The cliffhangers of the opening two episodes are some of the best examples from the classic series. I guess the marshmen rising from the swamp is the third time (in Doctor Who) that we’ve had that particular ‘monsters emerging from water’ cliffhanger but it might just be the best of them, thanks to the use of slow motion and the fact that these monsters are actually truly scary. It’s such a shame that later as they makes their way through the woods that it becomes more obvious that they are costumes.  What possessed the designer to add those flat saggy breasts though? The less said about the barmy Marshmen sub-plot in which they are apparently planning to use the TARDIS as a battering ram on the Starliner the better. I’ve always chosen to ignore it. If Lalla Ward can’t convince me of its reality then no-one can. Thankfully the possibility of the ridiculous execution of this mad idea evaporates almost as soon as it is suggested.

The episode two cliffhanger’s marsh spiders are much less successful than their evolutionary cousins but they were definitely creepy to the 8-year-old me and it transpires that my son feels the same. He asked me to accompany him to the bathroom and reluctantly admitted later that it was for fear of rogue marsh spiders. I’m suddenly tempted to have a large melon for dinner tonight! Romana’s repeated insistence that they’re only spiders only serves to emphasise the palpable danger she is in. The sequences of her reaching out for the TARDIS,  her increasing distress as she backs away and the spider flying out of the riverfuit onto her face are beautifully put together and were long remembered in the Priestner family home. A few yeas later my elder sister, Anna, had a not too dissimilar experience with a nectarine – a creepy crawly inside the fruit’s stone that almost made its way onto her face. The screams were chilling! Its not her only Romana moment, in the 90s she regularly teamed her long blonde hair with long skirts, petticoats and boots, pulling the overall look off pretty well.

I must wax lyrical for a moment about Paddy Kingsland’s incidental music. Sometimes a soundtrack is just so in keeping with the look and feel of a story that it truly sings and takes you right back to the first time you watched it, reminding you how you felt and what it meant to you. Geoffrey Burgon achieved this with both his stories, as did Dudley Simpson for City of Death, but they’re rare examples. A few weeks ago I looked into the availability of secondhand copies of the Meglos/Full Circle soundtrack CD but discovered them to be ridculously expensive. If anyone wants to record me a knock-off, then yes please. I’m always reminded of Full Circle when I hear that Howard Jones track ‘Hide and Seek’, released some 4 years after this Who aired. Have a listen further below and see if you agree that he too must have slipped through a CVE at some point.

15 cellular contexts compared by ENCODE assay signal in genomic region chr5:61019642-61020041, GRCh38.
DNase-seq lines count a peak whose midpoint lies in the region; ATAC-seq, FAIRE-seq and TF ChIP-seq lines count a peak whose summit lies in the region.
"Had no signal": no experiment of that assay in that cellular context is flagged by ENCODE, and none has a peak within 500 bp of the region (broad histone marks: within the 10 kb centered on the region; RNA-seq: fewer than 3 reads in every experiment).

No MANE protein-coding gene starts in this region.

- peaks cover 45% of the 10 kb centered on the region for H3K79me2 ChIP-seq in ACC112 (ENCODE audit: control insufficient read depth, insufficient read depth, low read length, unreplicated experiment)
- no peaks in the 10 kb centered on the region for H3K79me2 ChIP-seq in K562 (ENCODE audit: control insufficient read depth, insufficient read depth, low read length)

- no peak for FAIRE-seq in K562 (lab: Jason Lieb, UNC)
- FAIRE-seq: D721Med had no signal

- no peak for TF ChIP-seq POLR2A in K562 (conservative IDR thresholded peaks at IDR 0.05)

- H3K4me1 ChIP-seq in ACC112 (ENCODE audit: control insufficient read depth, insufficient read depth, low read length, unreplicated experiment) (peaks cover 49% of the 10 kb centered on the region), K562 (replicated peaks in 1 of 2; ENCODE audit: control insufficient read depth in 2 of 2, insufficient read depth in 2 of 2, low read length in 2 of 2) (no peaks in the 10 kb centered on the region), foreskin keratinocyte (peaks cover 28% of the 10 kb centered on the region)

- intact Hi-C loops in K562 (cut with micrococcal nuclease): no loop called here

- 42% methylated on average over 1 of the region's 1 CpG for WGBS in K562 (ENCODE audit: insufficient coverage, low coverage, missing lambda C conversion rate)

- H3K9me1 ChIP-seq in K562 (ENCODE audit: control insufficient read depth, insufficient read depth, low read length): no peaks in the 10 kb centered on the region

I knew I’d have a lot to say about Full Circle so had already decided to only explore the opening two episodes in this post, but before I go I thought I’d share John’s other thoughts on the story so far.

  • Romana was sad about going to Gallifrey because at the moment she gets to travel to lots of different places and stay with the Doctor and K9, see new species and have exciting adventures. Romana and the Doctor are getting closer too.
  • Adric’s people were annoying but Adric was OK. They were annoying because they wouldn’t let Adric into their team cos Adric couldn’t steal the food. He’s a bit of a show-off though with his mathematical badge.
  • When the Marshmen came out of the water it looked cool and it was a good episode ending.
  • The Marshchild is cute but very scared. I was worried that he’d get caught but I think he’ll escape.
  • Romana was good when she protected the TARDIS and brave in the cave.
  • I didn’t like the ‘prime mInister people’ because they were wearing weird costumes and stepped forward like they were awesome but they weren’t.
  • The spiders were scary especially when they popped out of the melons. I bet Romana’s gonna be taken over now.